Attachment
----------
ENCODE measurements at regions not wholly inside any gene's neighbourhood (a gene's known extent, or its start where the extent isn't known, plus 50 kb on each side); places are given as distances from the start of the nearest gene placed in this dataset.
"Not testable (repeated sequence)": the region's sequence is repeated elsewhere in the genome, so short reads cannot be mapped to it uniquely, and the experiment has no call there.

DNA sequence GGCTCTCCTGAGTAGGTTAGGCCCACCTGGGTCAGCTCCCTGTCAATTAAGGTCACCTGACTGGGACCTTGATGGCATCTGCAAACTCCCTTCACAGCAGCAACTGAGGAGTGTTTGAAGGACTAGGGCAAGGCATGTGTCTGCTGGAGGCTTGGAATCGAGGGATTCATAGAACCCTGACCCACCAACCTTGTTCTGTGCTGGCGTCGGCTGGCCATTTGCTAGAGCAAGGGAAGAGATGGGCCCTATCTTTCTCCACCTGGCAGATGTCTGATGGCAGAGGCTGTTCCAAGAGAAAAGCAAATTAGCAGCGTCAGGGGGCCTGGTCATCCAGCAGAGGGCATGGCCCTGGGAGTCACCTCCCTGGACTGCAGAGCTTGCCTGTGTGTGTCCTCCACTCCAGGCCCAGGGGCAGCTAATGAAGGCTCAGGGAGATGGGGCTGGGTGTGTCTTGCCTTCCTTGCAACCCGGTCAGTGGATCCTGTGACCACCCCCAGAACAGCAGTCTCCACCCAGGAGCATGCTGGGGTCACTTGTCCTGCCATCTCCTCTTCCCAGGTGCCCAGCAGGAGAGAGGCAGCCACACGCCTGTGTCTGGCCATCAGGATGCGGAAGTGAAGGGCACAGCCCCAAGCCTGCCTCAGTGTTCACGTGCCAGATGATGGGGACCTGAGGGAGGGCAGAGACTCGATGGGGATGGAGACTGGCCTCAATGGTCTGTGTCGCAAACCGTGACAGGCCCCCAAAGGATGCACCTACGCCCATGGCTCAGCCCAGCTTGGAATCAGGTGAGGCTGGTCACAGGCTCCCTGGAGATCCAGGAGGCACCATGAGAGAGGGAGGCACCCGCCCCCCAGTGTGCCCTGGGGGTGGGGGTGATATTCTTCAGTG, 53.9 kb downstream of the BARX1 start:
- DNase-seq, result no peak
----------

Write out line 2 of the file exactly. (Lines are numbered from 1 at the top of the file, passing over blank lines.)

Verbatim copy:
"Not testable (repeated sequence)": the region's sequence is repeated elsewhere in the genome, so short reads cannot be mapped to it uniquely, and the experiment has no call there.